|People who visit the Music City for the first
time are always surprised by the lack of public transportation. Like many
large cities in the Mid-South, Nashville has spread out, taking over land
from plantations and farms, and now covers a large area that limits your
ability to walk from one district to another. Granted, there are a few
public bus routes and many taxi companies, but Nashville is a lot like Los
Angeles, at least in one respect, people here like to drive. There are
more parking lots downtown than office buildings, and yet parking remains
a premium. If you arrive by plane, your first step should be to rent a
car. Don't depend on public transportation, it's just not a dependable or
The one exception to this overriding need for a car is if you plan on spending most of your time downtown. It's a short walk from tourist-friendly Second Avenue to famed Printers' Alley and all parts in between.
There are five distinct districts to the city, much like the boroughs of New York, only smaller.
Begin your visit Downtown and visit the Arcade for lunch. Next, stroll along Second Avenue and take in the sights. Downtown is famous for its music venues, and every storefront is part retail outlet and part performance hall. There are more specialty shops and cafes than you can visit in a week and each features some kind of live music. Nowhere else can you shop for shoes while listening to a local band play its version of Hank Williams' "Your Cheatin' Heart."
In the early days of the city, all the printers were located in Printer's Alley. This section of downtown takes up three city blocks between Fourth and Fifth Avenues. Today there aren't many printers turning out playbills and newspapers, but there are museums and shops for visitors to explore.
Capitalizing on the influx of tourists, a number of theme restaurants have opened downtown. From Planet Hollywood to the Nascar Café there are enough expensive cheeseburgers for everyone.
The West End of Nashville is home to Music Row. If you have any interest in country music or the music industry, this is where you should spend at least a day. Every major recording label in the United States has an office here.
You won't see anything like the imposing Capitol Records building in Los Angeles. This is Nashville, and record companies here work out of renovated homes and warehouses. The atmosphere is relaxed and inviting, which is the reason a lot of artists are choosing Nashville to record their next project. Some of the best recording studios in the nation share real estate with the record companies on this famous street. Stand outside Emerald Studios or Quad Sound and see what famous musical artist walks out the door.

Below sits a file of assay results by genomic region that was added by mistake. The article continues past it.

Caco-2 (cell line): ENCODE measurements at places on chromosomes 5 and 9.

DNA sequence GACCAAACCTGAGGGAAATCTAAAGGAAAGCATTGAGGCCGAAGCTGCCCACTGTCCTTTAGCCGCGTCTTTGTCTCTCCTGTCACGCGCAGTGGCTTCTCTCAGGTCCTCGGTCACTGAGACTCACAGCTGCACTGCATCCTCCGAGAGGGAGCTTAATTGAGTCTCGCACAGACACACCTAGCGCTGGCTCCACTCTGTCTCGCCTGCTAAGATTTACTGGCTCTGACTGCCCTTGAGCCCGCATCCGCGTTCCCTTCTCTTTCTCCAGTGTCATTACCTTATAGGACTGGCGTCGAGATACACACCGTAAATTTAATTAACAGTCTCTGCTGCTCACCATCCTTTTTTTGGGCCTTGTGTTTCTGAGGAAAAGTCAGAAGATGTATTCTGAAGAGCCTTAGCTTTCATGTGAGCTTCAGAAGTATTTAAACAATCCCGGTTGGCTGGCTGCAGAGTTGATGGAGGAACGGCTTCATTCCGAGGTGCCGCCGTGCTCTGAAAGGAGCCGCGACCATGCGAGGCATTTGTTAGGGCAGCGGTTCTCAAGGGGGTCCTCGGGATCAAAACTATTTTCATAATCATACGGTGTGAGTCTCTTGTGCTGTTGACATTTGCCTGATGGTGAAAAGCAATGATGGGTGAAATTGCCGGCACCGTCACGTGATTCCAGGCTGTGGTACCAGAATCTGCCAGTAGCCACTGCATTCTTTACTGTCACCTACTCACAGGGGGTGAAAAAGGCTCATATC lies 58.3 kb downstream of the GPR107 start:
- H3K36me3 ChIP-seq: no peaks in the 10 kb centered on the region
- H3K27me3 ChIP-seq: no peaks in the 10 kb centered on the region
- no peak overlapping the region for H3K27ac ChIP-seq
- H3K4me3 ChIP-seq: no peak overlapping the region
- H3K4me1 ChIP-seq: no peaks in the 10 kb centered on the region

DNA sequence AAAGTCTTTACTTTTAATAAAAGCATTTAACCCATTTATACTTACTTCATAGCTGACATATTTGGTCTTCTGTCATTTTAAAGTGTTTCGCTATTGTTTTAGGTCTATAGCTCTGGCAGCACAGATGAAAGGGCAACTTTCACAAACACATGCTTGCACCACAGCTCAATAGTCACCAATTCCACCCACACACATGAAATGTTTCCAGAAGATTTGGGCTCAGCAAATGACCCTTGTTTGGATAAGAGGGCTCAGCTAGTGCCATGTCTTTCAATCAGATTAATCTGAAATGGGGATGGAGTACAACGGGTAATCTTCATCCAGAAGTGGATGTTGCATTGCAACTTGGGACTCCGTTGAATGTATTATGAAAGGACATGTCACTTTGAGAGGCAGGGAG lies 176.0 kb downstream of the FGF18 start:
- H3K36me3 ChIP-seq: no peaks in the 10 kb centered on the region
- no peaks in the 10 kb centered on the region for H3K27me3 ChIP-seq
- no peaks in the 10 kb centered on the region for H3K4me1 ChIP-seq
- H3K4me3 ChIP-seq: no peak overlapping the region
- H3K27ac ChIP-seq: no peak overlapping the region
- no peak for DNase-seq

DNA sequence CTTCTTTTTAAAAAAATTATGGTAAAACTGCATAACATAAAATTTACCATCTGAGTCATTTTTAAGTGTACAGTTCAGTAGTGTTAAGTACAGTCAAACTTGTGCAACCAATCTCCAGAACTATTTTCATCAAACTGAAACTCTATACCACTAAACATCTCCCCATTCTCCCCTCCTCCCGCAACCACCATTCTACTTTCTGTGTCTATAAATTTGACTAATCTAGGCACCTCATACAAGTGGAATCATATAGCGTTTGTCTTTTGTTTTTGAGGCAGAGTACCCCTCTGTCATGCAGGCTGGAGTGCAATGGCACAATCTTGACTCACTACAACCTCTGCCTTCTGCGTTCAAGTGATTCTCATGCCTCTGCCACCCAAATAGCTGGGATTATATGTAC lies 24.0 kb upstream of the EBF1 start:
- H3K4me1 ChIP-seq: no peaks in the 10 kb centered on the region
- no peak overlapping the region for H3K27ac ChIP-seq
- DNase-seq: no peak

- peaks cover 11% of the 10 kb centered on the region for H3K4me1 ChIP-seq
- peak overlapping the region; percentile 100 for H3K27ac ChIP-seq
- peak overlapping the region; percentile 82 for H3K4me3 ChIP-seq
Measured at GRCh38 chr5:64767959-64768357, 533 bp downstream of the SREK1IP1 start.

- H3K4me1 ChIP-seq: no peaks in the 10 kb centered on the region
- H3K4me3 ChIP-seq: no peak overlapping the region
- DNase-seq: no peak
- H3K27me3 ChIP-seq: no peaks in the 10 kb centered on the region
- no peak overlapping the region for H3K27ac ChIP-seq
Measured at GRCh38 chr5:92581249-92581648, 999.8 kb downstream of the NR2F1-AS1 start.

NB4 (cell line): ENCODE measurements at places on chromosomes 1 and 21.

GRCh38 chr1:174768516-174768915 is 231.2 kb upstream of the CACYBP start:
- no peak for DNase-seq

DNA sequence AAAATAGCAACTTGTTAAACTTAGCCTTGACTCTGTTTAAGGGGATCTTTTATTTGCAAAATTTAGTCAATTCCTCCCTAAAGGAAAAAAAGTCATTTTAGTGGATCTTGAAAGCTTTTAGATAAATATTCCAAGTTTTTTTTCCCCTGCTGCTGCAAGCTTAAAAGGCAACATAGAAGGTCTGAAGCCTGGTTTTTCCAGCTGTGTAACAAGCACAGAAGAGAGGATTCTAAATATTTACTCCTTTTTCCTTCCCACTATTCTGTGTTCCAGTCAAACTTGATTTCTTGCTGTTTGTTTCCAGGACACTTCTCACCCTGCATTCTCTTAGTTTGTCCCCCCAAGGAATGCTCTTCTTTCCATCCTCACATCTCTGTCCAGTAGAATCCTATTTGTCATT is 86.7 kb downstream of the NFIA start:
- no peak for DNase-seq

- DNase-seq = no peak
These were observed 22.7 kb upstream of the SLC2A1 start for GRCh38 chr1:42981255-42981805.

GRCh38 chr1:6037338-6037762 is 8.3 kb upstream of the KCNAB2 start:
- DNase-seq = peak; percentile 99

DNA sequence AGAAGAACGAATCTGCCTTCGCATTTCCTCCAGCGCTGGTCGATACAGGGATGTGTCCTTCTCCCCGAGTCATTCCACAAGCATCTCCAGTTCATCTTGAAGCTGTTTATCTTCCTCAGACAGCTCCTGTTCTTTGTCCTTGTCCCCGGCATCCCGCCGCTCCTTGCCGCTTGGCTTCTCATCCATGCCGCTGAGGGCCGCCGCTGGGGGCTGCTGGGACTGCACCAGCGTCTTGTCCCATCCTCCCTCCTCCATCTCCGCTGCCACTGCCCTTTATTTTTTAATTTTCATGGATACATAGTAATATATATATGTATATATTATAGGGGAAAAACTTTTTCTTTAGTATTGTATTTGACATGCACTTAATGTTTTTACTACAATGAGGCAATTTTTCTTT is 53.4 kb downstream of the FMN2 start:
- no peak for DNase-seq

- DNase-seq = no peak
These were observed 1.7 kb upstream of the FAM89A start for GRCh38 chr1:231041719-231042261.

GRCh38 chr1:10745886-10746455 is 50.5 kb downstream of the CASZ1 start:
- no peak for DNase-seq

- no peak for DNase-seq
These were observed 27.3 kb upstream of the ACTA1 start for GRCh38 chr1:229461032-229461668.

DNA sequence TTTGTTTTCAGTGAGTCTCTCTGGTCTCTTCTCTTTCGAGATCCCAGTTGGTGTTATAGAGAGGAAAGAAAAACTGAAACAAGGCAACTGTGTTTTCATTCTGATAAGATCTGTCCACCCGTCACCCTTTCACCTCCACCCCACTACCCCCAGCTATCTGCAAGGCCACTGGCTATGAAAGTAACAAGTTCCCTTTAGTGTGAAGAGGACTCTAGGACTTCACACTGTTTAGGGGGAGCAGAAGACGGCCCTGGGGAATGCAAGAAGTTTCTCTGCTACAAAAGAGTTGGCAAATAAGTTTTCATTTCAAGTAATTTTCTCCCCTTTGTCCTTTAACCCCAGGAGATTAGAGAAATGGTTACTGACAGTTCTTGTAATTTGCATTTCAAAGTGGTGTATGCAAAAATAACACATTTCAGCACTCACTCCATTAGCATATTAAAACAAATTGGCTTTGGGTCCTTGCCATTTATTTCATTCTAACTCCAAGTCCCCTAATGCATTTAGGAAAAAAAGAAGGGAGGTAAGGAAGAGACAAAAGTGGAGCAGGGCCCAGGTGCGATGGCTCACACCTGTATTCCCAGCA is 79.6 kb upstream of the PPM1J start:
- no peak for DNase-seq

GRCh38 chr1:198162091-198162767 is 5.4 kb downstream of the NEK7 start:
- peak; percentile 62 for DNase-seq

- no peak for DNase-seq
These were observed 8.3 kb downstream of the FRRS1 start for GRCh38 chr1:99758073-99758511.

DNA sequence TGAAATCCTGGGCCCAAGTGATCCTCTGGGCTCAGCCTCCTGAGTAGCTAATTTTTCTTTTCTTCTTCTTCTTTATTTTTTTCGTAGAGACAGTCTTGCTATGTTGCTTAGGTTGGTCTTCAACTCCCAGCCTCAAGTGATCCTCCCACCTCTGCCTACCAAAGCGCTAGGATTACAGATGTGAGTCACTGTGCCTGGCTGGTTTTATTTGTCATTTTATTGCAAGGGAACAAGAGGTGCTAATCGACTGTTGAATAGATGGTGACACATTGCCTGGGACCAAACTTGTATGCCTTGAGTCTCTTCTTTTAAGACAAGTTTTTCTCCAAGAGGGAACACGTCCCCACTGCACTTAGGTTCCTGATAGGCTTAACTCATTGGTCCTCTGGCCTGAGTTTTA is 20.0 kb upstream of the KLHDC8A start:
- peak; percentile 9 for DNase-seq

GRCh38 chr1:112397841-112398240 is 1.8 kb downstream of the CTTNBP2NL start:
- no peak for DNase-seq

Two blocks from Music Row on West End Avenue lies Elliston Place. This is one of Nashville's trendy neighborhoods. Small homes and cafes typify the tenants of the area. And then there's the Elliston Place Rock Block, a block-long section of Elliston Avenue that is home to six of the loudest nightclubs in town. This is not the place to go if you are interested in quiet conversation. This is where you go to listen to great country music and party into the wee hours of the night.
The West End is also home to Vanderbilt University, one of the nation's finest private universities and the alma mater of Vice President Albert Gore, Jr. The lush and expansive campus provides much-needed green space in Nashville's West End area, as well as opportunities for visitors to enjoy collegiate sporting events, art museums and symphonic concerts.
South of the Music City lies the suburb of Brentwood. This is where the affluent live and where corporations have been relocating over the last decade, escaping the congestion of downtown traffic. Brentwood offers the best shopping in town with two large shopping malls and a number of factory outlet centers. Brentwood also suffers from poor public transportation. You are lucky to even find a bus, much less catch a ride on one. This is definitely a place to drive your car.
A little further South is the historic town of Franklin. One of the oldest towns in Middle Tennessee, Franklin is famous for its numerous antique malls and neighborhood cafes. A drive down Main Street is like driving through a Norman Rockwell painting. This is typical small town USA, filled with history and charm and friendly folks who are always willing to offer directions or tell a tall tale or two. After 200 years, Franklin has retained its quiet, Southern charm.
If you arrive in Nashville via the International Airport, you will be in the Opryland area. For many, this is the final destination, and with good reason. For decades, the district around the Opryland theme park kept the city of Nashville alive. The Music City owes a great deal to the now defunct amusement park that was once home to the Grand Ole Opry, the world renowned country music venue. The Opry drew millions of visitors every year and the area surrounding it grew up fast. Today, the theme park has been turned into the largest shopping center in the South, Opry Mills. The Opry still stands and still offers the greatest in Country Music entertainment. Dining in and around this area can be exquisite at the New Orleans Manor or adventurous at 101st Airborne.
|Avg. Precip.||3.6 in||3.8 in||4.9 in||4.4 in||4.9 in||3.6 in||4.0 in||3.5 in||3.5 in||2.6 in||4.1 in||4.6 in|